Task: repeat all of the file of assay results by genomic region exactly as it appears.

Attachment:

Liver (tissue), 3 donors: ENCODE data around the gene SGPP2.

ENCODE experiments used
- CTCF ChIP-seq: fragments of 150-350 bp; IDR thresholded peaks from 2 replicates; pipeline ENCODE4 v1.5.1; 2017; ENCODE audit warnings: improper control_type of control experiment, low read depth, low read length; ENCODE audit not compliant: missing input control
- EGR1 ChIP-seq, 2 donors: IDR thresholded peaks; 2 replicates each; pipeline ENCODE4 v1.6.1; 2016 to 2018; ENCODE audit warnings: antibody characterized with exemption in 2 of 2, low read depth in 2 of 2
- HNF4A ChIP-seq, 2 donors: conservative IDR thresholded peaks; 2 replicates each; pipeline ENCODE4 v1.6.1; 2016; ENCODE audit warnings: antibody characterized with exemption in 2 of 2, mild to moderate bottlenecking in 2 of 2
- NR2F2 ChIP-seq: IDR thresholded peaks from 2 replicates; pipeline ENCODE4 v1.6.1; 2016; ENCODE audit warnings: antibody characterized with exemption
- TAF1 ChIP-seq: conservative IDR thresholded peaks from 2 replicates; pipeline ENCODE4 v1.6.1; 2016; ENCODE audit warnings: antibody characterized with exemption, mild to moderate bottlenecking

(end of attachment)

Liver (tissue), 3 donors: ENCODE data around the gene SGPP2.

ENCODE experiments used
- CTCF ChIP-seq: fragments of 150-350 bp; IDR thresholded peaks from 2 replicates; pipeline ENCODE4 v1.5.1; 2017; ENCODE audit warnings: improper control_type of control experiment, low read depth, low read length; ENCODE audit not compliant: missing input control
- EGR1 ChIP-seq, 2 donors: IDR thresholded peaks; 2 replicates each; pipeline ENCODE4 v1.6.1; 2016 to 2018; ENCODE audit warnings: antibody characterized with exemption in 2 of 2, low read depth in 2 of 2
- HNF4A ChIP-seq, 2 donors: conservative IDR thresholded peaks; 2 replicates each; pipeline ENCODE4 v1.6.1; 2016; ENCODE audit warnings: antibody characterized with exemption in 2 of 2, mild to moderate bottlenecking in 2 of 2
- NR2F2 ChIP-seq: IDR thresholded peaks from 2 replicates; pipeline ENCODE4 v1.6.1; 2016; ENCODE audit warnings: antibody characterized with exemption
- TAF1 ChIP-seq: conservative IDR thresholded peaks from 2 replicates; pipeline ENCODE4 v1.6.1; 2016; ENCODE audit warnings: antibody characterized with exemption, mild to moderate bottlenecking